Insulin neuritis

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Insulin neuritis


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Old 08-30-2010, 20:47   #1
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Thumbs down Insulin neuritis

Hi, I have ben a type one diabetic for 40 years and have done pretty well. The only thing it has stopped me doing was joining the Army and piloting an aeroplane!

But my daughter has just (3 months) been diagnosed as Type 1 diabetic.

She is 17 and her blood tests are quite good, ranging from 5.4 to 8.7.

Over the last 6 weeks or so she has started to suffer with a constant tingling feeling on the underside of her feet. This has now spread to the whole of her foot. She has had nerve conduction tests on her feet and this has substantiated the diagnosis of Insulin Neuritis. This is very different from Diabetic Neuropathy, and the 2 are often seen as one issue!

This is keeping her awake at nights. From our research we have found that this condition can be brought about by her blood sugar levels being brought down too fast after diagnosis.

Has anyone else come across this and any ideas on what to do or how to help.

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Old 08-30-2010, 22:43   #2
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Hello Chris . . . I honestly don't have a clue about this problem, but I'm very pleased that you've joined us because there are very wise & knowledgeable members here who have great experience, and are happy to share it.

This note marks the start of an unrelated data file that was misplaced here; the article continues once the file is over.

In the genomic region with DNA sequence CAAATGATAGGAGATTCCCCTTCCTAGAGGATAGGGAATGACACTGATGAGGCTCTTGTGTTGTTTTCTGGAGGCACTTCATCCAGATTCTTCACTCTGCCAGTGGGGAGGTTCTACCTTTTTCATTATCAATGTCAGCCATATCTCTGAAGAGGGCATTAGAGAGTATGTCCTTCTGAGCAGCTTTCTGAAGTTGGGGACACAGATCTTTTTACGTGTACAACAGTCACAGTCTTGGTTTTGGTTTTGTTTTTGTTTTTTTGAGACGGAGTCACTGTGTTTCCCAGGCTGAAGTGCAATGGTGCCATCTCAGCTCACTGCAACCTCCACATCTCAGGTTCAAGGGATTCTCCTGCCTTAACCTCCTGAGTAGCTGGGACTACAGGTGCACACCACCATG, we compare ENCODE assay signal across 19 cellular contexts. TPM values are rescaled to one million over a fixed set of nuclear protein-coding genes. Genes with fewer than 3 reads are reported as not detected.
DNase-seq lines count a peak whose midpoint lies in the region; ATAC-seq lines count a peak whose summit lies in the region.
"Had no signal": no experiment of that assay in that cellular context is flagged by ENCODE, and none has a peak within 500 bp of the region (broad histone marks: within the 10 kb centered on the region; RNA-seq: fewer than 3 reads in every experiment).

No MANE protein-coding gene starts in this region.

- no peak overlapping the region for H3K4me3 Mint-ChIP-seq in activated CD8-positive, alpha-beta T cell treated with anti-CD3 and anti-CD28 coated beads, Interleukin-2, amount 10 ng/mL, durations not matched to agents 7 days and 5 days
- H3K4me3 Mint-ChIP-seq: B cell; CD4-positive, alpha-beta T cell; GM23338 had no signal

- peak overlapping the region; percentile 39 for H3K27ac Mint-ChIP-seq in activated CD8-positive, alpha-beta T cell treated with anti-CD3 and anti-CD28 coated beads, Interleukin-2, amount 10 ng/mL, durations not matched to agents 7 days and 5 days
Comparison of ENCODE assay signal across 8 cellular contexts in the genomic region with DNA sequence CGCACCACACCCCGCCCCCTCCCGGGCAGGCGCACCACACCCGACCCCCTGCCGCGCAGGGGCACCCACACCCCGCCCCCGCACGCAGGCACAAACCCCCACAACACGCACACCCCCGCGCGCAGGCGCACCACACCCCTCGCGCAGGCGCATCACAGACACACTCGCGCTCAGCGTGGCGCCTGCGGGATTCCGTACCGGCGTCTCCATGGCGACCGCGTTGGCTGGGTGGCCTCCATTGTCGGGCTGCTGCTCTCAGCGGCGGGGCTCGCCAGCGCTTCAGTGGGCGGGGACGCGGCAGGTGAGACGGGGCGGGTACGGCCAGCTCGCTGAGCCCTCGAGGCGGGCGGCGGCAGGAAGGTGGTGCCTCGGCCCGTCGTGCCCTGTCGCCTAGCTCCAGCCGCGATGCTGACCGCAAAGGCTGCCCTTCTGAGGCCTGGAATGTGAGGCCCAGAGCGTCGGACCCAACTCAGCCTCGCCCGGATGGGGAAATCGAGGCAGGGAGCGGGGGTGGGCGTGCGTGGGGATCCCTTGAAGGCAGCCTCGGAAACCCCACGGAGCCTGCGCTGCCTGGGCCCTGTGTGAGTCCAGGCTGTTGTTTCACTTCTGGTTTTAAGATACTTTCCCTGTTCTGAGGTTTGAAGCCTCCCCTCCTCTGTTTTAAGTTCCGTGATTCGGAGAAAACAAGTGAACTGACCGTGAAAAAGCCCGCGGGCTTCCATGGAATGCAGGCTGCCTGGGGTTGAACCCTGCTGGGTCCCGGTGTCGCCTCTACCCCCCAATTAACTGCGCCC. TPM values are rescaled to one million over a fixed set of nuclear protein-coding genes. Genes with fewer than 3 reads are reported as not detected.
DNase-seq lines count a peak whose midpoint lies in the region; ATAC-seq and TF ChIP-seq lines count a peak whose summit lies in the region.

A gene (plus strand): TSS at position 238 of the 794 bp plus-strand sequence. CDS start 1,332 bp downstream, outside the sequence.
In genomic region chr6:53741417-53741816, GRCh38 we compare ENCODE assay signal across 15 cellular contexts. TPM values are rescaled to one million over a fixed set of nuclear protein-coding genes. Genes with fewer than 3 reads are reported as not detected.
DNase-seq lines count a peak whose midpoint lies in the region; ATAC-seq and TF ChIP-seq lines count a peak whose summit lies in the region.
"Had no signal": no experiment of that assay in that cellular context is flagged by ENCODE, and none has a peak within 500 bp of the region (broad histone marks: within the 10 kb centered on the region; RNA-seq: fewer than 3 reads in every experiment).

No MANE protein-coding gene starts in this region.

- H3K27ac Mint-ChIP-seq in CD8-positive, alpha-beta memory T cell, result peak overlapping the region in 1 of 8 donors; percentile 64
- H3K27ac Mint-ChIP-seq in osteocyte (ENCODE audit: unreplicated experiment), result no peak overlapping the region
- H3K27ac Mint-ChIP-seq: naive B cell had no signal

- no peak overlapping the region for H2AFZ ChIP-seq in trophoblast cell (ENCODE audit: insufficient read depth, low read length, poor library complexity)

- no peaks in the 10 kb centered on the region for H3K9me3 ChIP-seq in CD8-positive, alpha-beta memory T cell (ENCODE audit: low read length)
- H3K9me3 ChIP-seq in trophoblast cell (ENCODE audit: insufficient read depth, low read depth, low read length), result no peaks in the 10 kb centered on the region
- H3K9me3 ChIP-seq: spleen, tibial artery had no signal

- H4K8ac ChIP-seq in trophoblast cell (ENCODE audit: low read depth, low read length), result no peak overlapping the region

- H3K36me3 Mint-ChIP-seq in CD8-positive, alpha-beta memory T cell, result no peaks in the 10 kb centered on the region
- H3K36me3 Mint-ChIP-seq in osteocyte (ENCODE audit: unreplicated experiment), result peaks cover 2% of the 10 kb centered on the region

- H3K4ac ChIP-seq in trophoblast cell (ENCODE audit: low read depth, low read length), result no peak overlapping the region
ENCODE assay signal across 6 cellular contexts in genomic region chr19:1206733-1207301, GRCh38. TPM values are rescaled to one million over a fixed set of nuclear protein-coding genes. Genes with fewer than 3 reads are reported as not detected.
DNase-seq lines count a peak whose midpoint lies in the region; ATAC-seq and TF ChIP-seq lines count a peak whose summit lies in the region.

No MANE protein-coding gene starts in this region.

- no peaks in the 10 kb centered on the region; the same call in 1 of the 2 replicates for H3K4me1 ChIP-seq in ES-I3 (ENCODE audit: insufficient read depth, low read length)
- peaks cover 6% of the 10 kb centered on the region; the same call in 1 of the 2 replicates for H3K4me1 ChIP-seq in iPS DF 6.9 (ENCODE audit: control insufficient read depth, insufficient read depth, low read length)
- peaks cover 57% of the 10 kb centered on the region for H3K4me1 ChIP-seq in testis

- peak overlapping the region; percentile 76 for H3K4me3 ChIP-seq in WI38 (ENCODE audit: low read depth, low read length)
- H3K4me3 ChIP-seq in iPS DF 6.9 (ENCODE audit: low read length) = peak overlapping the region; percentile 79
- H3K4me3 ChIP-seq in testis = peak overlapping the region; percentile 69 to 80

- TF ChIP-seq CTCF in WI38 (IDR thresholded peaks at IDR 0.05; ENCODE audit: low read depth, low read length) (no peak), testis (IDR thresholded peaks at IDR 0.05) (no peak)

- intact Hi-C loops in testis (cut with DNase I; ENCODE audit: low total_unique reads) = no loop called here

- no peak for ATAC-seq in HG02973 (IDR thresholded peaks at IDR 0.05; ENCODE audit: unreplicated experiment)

And when your daughter reaches age 18, I hope she'll want to join us too. Tell her we're pulling for her already.

Take care & visit us often.

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Old 08-31-2010, 05:56   #3
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Quote:
Originally Posted by creekmoorchris View Post
Hi, I have ben a type one diabetic for 40 years and have done pretty well. The only thing it has stopped me doing was joining the Army and piloting an aeroplane!

But my daughter has just (3 months) been diagnosed as Type 1 diabetic.

She is 17 and her blood tests are quite good, ranging from 5.4 to 8.7.

Over the last 6 weeks or so she has started to suffer with a constant tingling feeling on the underside of her feet. This has now spread to the whole of her foot. She has had nerve conduction tests on her feet and this has substantiated the diagnosis of Insulin Neuritis. This is very different from Diabetic Neuropathy, and the 2 are often seen as one issue!

This is keeping her awake at nights. From our research we have found that this condition can be brought about by her blood sugar levels being brought down too fast after diagnosis.

Has anyone else come across this and any ideas on what to do or how to help.
Hello, I have never heard of Insulin Neuritis. I do understand diabetic neuropathy, I have it in both feet and my left hand. I tried to do a web search of Insulin Neuritis and there is not much written. Good luck and I hope your daughter can find some help with her pain.